For each of these positives aspects, though, there is a negative side. Making substantial share buybacks may indicate a short-term focus on boosting earnings per share rather than trying to grow a business over the longer term. It can also increase vulnerability to an economic downturn: many companies that had repurchased shares in the mid-2000’s found themselves without enough spare cash when the financial crisis struck in 2008. And studies have shown that companies tend to destroy value for their investors by repurchasing shares when stock prices are high.
The bottom line: each company’s decision may be good or bad depending on why it’s doing the buyback and how good it is at predicting the future. Share buybacks can’t be universally categorized as “good” or “bad” for investors.
In a recent post we discussed how taking a total return approach to investing can have benefits relative to focusing on dividends when trying to generate income from your portfolio. Does that mean dividends (and the numerous funds and commentators who focus on them) are irrelevant? Not exactly.
Historically, stocks that pay higher dividends have outperformed stocks that pay low dividends or no dividends at all. And contrary to the investing principle that higher returns should go along with higher risk, higher-dividend stocks on average have actually been less risky investments. They’ve historically outperformed lower-dividend stocks in both bull markets and bear markets.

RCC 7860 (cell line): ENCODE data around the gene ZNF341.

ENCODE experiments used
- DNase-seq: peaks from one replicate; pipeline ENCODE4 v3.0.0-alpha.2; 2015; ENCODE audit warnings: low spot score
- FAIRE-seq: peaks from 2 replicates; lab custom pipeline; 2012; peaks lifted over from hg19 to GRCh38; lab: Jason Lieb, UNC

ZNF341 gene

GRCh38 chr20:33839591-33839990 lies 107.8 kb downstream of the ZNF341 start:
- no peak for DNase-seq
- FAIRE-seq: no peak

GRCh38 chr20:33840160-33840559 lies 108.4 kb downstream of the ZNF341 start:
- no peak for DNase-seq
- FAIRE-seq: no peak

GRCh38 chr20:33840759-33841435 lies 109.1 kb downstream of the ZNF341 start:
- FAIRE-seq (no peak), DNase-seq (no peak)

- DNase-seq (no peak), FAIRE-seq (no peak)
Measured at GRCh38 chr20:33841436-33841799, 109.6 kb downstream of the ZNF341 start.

There are a number of possible explanations for this phenomenon. One hypothesis is that investors tend to overestimate that potential of high-growth companies, which also tend to be the companies that pay lower dividends (since the companies are choosing to use their money to try to grow their businesses rather than returning it to shareholders). As a result, the stocks of lower-dividend companies are often overvalued, so the subsequent returns are lower than for higher-dividend stocks.
Other possible explanations relate to how paying dividends affects companies’ decision-making. For example, it’s possible that having to consistently pay a dividend to shareholders keeps companies’ management more focused on only investing in profitable ventures.
That’s not to say that higher-dividend stocks always do better: there have been extended periods of time when they’ve underperformed lower-dividend stocks. And while some investors consider the collapse of internet stocks in the early 2000’s to be a warning against investing in high-flying stocks that don’t pay dividends, higher-dividend stocks are not immune from big declines of their own: banks were among the highest-dividend stocks in the US prior to the financial crisis in 2008.